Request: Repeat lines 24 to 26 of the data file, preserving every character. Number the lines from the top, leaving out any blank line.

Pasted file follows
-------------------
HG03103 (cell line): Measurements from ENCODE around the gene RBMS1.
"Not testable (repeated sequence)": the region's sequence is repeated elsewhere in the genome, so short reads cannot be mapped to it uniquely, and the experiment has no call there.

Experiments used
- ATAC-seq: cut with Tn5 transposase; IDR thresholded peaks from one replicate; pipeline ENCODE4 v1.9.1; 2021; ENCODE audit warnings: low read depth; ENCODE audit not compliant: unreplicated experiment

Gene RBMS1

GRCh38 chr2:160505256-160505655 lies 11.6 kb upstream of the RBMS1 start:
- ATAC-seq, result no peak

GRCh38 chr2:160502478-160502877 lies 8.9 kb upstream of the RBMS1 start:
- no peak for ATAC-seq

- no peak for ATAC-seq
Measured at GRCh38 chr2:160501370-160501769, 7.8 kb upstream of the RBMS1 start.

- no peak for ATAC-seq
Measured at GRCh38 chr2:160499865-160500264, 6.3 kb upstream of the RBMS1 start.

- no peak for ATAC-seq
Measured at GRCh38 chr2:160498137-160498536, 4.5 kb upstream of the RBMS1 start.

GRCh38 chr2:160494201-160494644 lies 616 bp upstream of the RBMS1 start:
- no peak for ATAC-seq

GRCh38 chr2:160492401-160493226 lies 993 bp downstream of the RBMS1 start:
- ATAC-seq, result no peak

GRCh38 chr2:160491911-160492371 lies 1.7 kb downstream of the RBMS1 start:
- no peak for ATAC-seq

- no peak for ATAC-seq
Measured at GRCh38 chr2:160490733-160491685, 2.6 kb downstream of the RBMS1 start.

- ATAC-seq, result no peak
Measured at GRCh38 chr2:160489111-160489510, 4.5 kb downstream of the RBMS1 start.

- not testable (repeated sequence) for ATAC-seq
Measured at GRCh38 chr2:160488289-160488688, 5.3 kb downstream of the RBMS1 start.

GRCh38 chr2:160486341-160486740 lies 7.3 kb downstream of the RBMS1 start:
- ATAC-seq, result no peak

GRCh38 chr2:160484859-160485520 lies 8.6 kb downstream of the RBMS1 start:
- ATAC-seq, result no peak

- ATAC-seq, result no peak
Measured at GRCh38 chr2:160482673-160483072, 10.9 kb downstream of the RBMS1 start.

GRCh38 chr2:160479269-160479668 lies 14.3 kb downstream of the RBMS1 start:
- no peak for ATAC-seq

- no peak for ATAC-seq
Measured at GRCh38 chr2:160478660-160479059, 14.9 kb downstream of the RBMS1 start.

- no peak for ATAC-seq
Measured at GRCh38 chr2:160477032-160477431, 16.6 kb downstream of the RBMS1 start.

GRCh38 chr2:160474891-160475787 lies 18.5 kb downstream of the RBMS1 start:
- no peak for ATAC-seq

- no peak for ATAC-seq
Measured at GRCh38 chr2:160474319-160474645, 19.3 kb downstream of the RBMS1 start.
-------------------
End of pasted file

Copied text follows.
- ATAC-seq, result no peak
Measured at GRCh38 chr2:160489111-160489510, 4.5 kb downstream of the RBMS1 start.

- not testable (repeated sequence) for ATAC-seq